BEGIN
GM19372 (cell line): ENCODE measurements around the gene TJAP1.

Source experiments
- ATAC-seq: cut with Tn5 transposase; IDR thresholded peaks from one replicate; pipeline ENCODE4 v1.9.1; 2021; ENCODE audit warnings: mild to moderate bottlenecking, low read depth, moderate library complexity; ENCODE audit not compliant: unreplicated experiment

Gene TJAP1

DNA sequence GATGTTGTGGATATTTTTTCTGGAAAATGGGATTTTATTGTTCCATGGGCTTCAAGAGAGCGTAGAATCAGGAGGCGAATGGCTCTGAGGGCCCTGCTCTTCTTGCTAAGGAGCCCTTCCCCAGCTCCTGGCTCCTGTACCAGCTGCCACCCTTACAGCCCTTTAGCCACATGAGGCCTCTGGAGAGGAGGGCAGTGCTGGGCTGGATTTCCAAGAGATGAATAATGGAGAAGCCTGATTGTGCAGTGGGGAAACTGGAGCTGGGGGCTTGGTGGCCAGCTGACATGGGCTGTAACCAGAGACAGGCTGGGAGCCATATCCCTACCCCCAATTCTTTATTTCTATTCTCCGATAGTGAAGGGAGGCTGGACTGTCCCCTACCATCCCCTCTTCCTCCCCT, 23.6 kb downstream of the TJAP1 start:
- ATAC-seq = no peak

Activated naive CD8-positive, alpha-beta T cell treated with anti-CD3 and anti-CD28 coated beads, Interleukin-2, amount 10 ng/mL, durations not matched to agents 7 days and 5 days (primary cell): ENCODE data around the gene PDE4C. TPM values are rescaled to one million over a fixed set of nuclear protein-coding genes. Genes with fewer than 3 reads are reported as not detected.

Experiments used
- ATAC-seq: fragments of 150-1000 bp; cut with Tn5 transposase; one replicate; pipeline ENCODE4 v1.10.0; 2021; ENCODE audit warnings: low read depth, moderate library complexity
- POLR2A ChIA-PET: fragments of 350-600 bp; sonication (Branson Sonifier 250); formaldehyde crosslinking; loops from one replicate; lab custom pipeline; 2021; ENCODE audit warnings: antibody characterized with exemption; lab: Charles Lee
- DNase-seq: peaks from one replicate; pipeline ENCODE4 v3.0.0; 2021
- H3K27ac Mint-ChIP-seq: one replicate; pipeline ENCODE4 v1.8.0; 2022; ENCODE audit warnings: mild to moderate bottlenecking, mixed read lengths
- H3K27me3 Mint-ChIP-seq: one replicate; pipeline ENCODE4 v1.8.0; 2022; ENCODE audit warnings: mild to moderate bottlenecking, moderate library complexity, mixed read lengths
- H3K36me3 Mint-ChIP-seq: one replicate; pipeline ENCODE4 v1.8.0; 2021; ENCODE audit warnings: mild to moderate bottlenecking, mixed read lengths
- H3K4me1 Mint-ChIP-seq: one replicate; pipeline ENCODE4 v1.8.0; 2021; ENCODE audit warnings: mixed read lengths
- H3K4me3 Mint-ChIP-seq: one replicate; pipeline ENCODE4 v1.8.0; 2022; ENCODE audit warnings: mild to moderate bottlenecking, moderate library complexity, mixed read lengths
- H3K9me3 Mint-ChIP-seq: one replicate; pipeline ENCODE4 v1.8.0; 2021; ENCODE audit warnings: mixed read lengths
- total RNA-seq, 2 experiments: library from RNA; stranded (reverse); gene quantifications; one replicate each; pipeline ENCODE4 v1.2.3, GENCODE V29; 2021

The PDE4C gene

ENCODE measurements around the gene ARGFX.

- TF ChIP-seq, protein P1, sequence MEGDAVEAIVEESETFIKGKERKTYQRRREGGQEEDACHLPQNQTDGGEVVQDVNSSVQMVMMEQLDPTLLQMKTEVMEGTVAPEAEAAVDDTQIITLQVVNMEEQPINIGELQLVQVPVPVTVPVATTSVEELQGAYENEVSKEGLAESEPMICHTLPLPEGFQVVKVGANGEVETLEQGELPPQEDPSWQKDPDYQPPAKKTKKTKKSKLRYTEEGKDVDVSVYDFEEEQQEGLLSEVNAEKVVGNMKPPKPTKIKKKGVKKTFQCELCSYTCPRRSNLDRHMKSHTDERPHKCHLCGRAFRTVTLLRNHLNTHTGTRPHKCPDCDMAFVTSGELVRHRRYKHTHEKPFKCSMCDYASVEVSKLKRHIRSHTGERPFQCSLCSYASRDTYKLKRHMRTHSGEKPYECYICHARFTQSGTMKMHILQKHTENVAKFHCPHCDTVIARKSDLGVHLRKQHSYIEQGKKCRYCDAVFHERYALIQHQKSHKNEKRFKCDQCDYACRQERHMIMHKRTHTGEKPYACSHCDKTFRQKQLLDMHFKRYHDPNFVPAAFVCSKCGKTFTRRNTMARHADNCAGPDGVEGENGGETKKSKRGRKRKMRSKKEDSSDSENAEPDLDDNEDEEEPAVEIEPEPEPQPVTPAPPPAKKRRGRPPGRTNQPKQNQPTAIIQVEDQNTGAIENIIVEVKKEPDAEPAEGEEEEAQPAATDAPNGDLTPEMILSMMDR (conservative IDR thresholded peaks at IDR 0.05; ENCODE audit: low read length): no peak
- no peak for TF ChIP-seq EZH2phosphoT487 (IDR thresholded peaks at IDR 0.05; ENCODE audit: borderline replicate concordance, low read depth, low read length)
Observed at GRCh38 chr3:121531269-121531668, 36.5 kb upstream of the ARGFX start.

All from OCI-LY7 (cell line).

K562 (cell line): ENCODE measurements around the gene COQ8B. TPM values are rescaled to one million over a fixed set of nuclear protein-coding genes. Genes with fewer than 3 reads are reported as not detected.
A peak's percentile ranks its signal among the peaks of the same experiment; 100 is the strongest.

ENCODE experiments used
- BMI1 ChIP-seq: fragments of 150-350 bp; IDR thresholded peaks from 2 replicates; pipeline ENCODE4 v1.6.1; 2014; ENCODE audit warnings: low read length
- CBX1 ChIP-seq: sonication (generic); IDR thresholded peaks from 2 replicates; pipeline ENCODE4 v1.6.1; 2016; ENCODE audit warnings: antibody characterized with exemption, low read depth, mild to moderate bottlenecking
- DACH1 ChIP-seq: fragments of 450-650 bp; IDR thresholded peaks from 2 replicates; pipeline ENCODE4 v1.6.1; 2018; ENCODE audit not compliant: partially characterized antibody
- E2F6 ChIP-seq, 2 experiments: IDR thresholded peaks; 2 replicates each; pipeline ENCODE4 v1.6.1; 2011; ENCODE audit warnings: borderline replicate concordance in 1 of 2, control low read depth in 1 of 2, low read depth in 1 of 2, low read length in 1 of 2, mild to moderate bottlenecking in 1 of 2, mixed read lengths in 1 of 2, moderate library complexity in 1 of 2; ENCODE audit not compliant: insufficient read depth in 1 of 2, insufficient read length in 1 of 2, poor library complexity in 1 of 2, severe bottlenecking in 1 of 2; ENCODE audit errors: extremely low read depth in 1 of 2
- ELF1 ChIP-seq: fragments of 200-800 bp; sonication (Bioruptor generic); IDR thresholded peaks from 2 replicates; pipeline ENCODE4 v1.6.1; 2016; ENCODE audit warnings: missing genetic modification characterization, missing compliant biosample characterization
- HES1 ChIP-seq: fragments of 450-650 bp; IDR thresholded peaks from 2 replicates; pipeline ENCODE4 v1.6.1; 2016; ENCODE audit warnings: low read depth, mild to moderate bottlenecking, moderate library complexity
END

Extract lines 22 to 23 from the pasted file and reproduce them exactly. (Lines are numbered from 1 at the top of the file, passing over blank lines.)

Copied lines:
- no peak for TF ChIP-seq EZH2phosphoT487 (IDR thresholded peaks at IDR 0.05; ENCODE audit: borderline replicate concordance, low read depth, low read length)
Observed at GRCh38 chr3:121531269-121531668, 36.5 kb upstream of the ARGFX start.